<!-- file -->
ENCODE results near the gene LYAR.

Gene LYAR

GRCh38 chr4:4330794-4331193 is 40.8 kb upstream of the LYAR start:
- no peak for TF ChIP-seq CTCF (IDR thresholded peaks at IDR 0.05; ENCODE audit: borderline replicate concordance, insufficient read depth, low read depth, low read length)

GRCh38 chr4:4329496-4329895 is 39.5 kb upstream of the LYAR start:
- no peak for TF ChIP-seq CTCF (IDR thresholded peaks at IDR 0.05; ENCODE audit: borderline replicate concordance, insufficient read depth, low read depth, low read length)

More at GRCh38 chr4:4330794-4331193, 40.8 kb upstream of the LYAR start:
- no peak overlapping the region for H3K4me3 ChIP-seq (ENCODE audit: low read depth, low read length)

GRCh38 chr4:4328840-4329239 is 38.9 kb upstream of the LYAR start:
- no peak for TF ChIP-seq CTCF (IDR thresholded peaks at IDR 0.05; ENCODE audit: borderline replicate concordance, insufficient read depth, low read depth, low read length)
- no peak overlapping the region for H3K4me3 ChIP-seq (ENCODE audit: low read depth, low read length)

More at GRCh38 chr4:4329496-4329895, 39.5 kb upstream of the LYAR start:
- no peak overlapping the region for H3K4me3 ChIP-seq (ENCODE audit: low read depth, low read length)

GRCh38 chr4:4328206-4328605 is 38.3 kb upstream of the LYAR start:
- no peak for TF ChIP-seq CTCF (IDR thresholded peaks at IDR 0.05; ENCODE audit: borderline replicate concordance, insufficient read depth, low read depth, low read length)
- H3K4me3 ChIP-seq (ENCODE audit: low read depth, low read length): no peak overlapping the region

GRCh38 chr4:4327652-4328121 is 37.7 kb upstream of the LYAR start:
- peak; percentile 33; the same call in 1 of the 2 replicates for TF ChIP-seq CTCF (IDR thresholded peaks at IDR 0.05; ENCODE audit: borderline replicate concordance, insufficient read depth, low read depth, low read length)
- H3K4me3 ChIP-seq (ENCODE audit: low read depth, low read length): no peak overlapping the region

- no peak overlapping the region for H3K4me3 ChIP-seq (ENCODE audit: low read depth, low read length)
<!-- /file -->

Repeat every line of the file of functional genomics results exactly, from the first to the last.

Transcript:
ENCODE results near the gene LYAR.

Gene LYAR

GRCh38 chr4:4330794-4331193 is 40.8 kb upstream of the LYAR start:
- no peak for TF ChIP-seq CTCF (IDR thresholded peaks at IDR 0.05; ENCODE audit: borderline replicate concordance, insufficient read depth, low read depth, low read length)

GRCh38 chr4:4329496-4329895 is 39.5 kb upstream of the LYAR start:
- no peak for TF ChIP-seq CTCF (IDR thresholded peaks at IDR 0.05; ENCODE audit: borderline replicate concordance, insufficient read depth, low read depth, low read length)

More at GRCh38 chr4:4330794-4331193, 40.8 kb upstream of the LYAR start:
- no peak overlapping the region for H3K4me3 ChIP-seq (ENCODE audit: low read depth, low read length)

GRCh38 chr4:4328840-4329239 is 38.9 kb upstream of the LYAR start:
- no peak for TF ChIP-seq CTCF (IDR thresholded peaks at IDR 0.05; ENCODE audit: borderline replicate concordance, insufficient read depth, low read depth, low read length)
- no peak overlapping the region for H3K4me3 ChIP-seq (ENCODE audit: low read depth, low read length)

More at GRCh38 chr4:4329496-4329895, 39.5 kb upstream of the LYAR start:
- no peak overlapping the region for H3K4me3 ChIP-seq (ENCODE audit: low read depth, low read length)

GRCh38 chr4:4328206-4328605 is 38.3 kb upstream of the LYAR start:
- no peak for TF ChIP-seq CTCF (IDR thresholded peaks at IDR 0.05; ENCODE audit: borderline replicate concordance, insufficient read depth, low read depth, low read length)
- H3K4me3 ChIP-seq (ENCODE audit: low read depth, low read length): no peak overlapping the region

GRCh38 chr4:4327652-4328121 is 37.7 kb upstream of the LYAR start:
- peak; percentile 33; the same call in 1 of the 2 replicates for TF ChIP-seq CTCF (IDR thresholded peaks at IDR 0.05; ENCODE audit: borderline replicate concordance, insufficient read depth, low read depth, low read length)
- H3K4me3 ChIP-seq (ENCODE audit: low read depth, low read length): no peak overlapping the region

- no peak overlapping the region for H3K4me3 ChIP-seq (ENCODE audit: low read depth, low read length)